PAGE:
Advertisement

Meiosis-Specific Cohesin Component, Stag3 Is Essential for Maintaining Centromere Chromatid Cohesion, and Required for DNA Repair and Synapsis between Homologous Chromosomes

  • Jessica Hopkins,

    Affiliation: Department of Biochemistry and Molecular Biology, Johns Hopkins University Bloomberg School of Public Health, Baltimore, Maryland, United States of America

  • Grace Hwang ,

    Contributed equally to this work with: Grace Hwang, Justin Jacob, Nicklas Sapp

    Affiliation: Department of Biochemistry and Molecular Biology, Johns Hopkins University Bloomberg School of Public Health, Baltimore, Maryland, United States of America

  • Justin Jacob ,

    Contributed equally to this work with: Grace Hwang, Justin Jacob, Nicklas Sapp

    Affiliation: Department of Biochemistry and Molecular Biology, Johns Hopkins University Bloomberg School of Public Health, Baltimore, Maryland, United States of America

  • Nicklas Sapp ,

    Contributed equally to this work with: Grace Hwang, Justin Jacob, Nicklas Sapp

    Affiliation: Department of Biochemistry and Molecular Biology, Johns Hopkins University Bloomberg School of Public Health, Baltimore, Maryland, United States of America

  • Rick Bedigian,

    Affiliation: The Jackson Laboratory, Bar Harbor, Maine, United States of America

  • Kazuhiro Oka,

    Affiliation: Department of Molecular and Cellular Biology, Baylor College of Medicine, Houston, Texas, United States of America, Department of Molecular and Human Genetics, Baylor College of Medicine, Houston, Texas, United States of America

  • Paul Overbeek,

    Affiliation: Department of Molecular and Cellular Biology, Baylor College of Medicine, Houston, Texas, United States of America, Department of Molecular and Human Genetics, Baylor College of Medicine, Houston, Texas, United States of America

  • Steve Murray,

    Affiliation: The Jackson Laboratory, Bar Harbor, Maine, United States of America

  • Philip W. Jordan

    pjordan8@jhu.edu

    Affiliation: Department of Biochemistry and Molecular Biology, Johns Hopkins University Bloomberg School of Public Health, Baltimore, Maryland, United States of America

Meiosis-Specific Cohesin Component, Stag3 Is Essential for Maintaining Centromere Chromatid Cohesion, and Required for DNA Repair and Synapsis between Homologous Chromosomes

  • Jessica Hopkins, 
  • Grace Hwang, 
  • Justin Jacob, 
  • Nicklas Sapp,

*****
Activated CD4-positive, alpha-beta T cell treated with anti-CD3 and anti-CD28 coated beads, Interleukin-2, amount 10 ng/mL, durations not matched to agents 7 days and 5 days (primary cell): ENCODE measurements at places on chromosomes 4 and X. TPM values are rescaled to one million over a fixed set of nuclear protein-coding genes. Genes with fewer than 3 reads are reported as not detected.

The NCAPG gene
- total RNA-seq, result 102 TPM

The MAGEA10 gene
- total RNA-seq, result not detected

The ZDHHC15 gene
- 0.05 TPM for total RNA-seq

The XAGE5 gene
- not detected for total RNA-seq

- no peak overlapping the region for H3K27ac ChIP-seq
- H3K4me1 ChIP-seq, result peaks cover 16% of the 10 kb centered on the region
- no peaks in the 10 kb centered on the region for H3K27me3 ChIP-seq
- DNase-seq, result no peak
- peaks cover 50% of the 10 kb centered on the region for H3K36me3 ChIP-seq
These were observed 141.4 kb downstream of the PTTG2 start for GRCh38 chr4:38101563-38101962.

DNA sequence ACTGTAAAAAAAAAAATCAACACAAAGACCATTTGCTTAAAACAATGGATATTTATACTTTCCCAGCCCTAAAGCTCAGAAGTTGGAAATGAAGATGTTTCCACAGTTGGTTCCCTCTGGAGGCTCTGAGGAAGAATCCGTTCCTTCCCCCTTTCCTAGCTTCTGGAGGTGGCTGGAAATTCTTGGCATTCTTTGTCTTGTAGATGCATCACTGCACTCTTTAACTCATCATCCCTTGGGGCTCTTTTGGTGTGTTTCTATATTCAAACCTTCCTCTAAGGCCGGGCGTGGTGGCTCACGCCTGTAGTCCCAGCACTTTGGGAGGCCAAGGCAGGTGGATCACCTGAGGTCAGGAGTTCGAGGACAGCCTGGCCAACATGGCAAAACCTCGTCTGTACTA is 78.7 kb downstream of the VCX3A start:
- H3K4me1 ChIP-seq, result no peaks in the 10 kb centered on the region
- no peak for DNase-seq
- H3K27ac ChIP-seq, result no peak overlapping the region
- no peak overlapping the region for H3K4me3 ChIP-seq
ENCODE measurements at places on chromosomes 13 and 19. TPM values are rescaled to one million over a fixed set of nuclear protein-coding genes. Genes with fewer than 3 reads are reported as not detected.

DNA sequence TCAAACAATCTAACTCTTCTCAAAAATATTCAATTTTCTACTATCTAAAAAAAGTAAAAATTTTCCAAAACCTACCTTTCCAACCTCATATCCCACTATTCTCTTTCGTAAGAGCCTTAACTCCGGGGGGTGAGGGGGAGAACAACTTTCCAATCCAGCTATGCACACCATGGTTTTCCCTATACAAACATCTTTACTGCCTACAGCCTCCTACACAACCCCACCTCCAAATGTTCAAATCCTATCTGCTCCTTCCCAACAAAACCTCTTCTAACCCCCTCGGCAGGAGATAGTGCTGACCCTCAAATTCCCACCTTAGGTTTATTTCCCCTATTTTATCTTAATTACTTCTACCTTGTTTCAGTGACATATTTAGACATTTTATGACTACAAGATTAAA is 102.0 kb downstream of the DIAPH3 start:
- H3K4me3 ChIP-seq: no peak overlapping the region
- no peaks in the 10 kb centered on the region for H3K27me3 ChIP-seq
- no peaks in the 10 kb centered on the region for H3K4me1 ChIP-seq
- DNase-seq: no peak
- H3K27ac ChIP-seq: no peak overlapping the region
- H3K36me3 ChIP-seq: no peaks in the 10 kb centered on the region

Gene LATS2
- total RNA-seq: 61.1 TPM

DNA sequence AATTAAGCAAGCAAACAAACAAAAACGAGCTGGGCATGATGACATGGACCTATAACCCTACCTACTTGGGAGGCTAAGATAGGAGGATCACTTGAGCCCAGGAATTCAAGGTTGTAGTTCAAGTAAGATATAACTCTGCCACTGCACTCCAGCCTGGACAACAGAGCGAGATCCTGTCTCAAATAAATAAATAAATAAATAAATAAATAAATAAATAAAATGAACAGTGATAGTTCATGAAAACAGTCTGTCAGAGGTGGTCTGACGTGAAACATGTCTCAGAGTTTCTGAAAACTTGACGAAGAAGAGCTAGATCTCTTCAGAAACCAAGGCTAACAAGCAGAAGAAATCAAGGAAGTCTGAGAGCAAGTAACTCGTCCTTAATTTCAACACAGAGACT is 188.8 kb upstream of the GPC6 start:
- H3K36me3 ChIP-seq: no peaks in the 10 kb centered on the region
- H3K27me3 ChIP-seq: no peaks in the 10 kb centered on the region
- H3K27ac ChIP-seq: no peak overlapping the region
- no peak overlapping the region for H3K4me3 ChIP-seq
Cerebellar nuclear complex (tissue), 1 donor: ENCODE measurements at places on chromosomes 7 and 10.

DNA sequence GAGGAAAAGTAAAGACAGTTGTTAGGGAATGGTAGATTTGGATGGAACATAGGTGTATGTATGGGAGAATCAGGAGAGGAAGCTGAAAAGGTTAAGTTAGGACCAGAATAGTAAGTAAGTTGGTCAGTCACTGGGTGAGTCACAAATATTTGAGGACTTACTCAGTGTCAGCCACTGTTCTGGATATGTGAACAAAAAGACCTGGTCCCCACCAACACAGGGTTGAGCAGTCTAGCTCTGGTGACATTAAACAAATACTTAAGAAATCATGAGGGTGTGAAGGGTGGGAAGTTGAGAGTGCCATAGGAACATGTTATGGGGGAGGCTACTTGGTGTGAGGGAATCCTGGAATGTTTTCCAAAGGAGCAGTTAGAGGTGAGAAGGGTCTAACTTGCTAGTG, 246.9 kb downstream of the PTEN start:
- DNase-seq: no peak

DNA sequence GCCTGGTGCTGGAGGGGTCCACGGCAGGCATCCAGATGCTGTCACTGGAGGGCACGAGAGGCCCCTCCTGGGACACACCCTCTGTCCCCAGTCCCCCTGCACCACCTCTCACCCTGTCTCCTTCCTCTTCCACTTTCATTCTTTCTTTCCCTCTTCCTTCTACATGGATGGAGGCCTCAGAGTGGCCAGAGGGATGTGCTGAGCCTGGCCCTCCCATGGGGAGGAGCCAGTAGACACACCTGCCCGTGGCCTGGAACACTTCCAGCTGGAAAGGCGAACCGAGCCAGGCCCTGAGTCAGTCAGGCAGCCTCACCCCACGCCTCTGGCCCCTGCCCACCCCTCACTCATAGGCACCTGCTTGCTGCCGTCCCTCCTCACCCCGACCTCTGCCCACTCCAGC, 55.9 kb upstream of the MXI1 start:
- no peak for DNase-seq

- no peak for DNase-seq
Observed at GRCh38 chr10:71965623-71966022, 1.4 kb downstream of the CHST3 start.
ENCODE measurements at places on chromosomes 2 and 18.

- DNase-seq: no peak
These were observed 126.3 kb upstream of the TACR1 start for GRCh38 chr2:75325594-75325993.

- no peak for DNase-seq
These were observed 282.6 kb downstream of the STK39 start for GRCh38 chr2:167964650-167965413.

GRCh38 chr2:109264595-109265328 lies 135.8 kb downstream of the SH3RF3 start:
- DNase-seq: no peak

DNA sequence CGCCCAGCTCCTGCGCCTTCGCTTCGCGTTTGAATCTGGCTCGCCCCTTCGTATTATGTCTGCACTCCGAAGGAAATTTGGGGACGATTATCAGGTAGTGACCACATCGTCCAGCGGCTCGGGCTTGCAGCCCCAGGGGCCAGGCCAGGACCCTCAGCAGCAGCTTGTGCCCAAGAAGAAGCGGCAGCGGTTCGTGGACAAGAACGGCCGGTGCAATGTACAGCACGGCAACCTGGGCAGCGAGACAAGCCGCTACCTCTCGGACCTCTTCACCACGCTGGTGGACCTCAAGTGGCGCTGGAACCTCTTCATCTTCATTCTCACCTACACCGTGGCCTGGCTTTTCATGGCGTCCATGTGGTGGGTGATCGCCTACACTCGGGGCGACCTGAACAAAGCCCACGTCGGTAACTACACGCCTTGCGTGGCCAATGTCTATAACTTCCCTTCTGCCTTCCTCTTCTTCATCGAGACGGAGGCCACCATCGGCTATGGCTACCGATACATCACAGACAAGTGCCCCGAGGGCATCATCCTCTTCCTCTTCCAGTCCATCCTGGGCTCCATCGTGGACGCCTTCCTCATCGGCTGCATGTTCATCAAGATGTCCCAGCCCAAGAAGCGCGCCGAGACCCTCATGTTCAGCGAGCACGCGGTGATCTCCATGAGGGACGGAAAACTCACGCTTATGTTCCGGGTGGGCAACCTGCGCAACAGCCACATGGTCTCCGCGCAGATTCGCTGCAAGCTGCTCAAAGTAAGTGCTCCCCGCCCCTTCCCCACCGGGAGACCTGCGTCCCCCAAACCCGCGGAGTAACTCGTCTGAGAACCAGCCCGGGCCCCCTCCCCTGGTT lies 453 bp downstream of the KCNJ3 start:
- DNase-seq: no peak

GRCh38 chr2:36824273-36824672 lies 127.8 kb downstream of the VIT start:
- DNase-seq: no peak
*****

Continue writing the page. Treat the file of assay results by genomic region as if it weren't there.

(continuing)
• Rick Bedigian, 
  • Kazuhiro Oka, 
  • Paul Overbeek, 
  • Steve Murray, 
  • Philip W. Jordan
PLOS
x
  • Published: July 3, 2014
  • DOI: 10.1371/journal.pgen.1004413

Abstract

Cohesins are important for chromosome structure and chromosome segregation during mitosis and meiosis. Cohesins are composed of two structural maintenance of chromosomes (SMC1-SMC3) proteins that form a V-shaped heterodimer structure, which is bridged by a α-kleisin protein and a stromal antigen (STAG) protein. Previous studies in mouse have shown that there is one SMC1 protein (SMC1β), two α-kleisins (RAD21L and REC8) and one STAG protein (STAG3) that are meiosis-specific. During meiosis, homologous chromosomes must recombine with one another in the context of a tripartite structure known as the synaptonemal complex (SC). From interaction studies, it has been shown that there are at least four meiosis-specific forms of cohesin, which together with the mitotic cohesin complex, are lateral components of the SC. STAG3 is the only meiosis-specific subunit that is represented within all four meiosis-specific cohesin complexes. In Stag3 mutant germ cells, the protein level of other meiosis-specific cohesin subunits (SMC1β, RAD21L and REC8) is reduced, and their localization to chromosome axes is disrupted. In contrast, the mitotic cohesin complex remains intact and localizes robustly to the meiotic chromosome axes. The instability of meiosis-specific cohesins observed in Stag3 mutants results in aberrant DNA repair processes, and disruption of synapsis between homologous chromosomes. Furthermore, mutation of Stag3 results in perturbation of pericentromeric heterochromatin clustering, and disruption of centromere cohesion between sister chromatids during meiotic prophase. These defects result in early prophase I arrest and apoptosis in both male and female germ cells. The meiotic defects observed in Stag3 mutants are more severe when compared to single mutants for Smc1β, Rec8 and Rad21l, however they are not as severe as the Rec8, Rad21l double mutants. Taken together, our study demonstrates that STAG3 is required for the stability of all meiosis-specific cohesin complexes. Furthermore, our data suggests that STAG3 is required for structural changes of chromosomes that mediate chromosome pairing and synapsis, DNA repair and progression of meiosis.